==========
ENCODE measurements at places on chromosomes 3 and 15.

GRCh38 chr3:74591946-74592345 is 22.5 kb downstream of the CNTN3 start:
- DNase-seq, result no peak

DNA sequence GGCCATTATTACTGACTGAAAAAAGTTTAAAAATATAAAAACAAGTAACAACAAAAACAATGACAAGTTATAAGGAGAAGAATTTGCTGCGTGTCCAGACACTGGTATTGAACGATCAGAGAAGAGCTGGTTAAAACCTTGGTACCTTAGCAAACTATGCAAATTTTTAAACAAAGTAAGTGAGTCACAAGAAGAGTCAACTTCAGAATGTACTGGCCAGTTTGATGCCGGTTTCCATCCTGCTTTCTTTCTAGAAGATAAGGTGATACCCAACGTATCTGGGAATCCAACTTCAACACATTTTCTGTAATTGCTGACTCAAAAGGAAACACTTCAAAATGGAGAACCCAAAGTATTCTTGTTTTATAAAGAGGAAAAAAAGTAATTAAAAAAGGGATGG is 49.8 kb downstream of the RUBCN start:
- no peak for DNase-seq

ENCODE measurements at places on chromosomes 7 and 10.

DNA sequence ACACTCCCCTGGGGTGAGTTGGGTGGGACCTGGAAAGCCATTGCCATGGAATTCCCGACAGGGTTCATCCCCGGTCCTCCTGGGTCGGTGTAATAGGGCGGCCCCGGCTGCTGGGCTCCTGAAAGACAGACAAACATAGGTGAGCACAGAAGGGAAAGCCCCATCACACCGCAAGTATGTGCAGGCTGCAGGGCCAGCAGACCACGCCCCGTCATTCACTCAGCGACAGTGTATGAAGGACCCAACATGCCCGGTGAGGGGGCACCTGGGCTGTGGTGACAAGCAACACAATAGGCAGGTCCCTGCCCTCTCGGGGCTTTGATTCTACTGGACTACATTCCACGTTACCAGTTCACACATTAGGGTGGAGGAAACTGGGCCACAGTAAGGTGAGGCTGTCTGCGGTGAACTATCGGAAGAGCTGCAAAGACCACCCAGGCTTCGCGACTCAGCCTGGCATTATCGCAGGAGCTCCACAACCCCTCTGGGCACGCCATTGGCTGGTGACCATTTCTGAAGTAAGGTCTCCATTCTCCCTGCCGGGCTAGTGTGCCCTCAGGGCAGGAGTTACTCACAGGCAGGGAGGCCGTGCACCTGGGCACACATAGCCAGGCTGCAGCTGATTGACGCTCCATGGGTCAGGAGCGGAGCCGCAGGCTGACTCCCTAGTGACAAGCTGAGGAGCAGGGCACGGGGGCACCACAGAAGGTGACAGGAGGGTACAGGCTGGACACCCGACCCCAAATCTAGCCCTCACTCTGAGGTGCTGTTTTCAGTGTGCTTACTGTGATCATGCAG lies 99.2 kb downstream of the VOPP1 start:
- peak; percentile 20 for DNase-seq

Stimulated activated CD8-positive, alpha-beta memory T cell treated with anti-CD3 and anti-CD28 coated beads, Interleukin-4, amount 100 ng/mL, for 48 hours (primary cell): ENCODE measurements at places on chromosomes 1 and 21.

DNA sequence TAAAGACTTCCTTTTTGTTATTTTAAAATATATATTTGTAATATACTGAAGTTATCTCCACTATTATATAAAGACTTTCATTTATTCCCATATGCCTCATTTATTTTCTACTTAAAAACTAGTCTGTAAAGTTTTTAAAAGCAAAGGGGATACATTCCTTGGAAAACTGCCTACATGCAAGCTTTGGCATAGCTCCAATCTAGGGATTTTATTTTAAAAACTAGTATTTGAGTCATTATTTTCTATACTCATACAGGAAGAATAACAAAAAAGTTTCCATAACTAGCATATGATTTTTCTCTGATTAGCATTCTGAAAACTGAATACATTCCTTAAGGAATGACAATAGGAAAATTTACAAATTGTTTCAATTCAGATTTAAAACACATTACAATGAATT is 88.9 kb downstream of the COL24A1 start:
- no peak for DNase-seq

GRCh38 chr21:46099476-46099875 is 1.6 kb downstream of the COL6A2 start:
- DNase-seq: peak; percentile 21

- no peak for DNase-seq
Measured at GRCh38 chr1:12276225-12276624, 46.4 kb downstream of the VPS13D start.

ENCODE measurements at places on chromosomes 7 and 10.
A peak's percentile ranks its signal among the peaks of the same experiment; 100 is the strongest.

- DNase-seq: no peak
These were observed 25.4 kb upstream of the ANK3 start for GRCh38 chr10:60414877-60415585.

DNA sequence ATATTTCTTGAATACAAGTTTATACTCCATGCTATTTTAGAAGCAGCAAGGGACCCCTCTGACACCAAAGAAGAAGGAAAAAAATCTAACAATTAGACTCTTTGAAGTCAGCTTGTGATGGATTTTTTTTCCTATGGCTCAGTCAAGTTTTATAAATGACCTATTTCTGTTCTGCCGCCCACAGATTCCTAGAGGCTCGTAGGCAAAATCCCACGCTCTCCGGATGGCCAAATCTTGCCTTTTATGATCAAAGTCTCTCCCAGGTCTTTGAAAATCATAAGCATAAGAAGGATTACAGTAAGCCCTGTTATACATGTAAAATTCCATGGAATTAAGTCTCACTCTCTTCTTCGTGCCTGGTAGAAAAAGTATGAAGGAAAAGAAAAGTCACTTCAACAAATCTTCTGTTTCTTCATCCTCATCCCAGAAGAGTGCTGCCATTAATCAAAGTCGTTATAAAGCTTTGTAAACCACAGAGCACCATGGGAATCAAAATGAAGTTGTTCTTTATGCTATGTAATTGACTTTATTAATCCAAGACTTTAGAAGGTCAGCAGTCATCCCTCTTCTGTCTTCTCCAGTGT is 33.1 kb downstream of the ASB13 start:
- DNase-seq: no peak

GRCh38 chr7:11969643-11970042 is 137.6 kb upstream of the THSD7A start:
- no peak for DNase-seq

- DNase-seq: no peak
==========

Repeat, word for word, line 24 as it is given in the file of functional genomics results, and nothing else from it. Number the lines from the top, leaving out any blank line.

- DNase-seq: no peak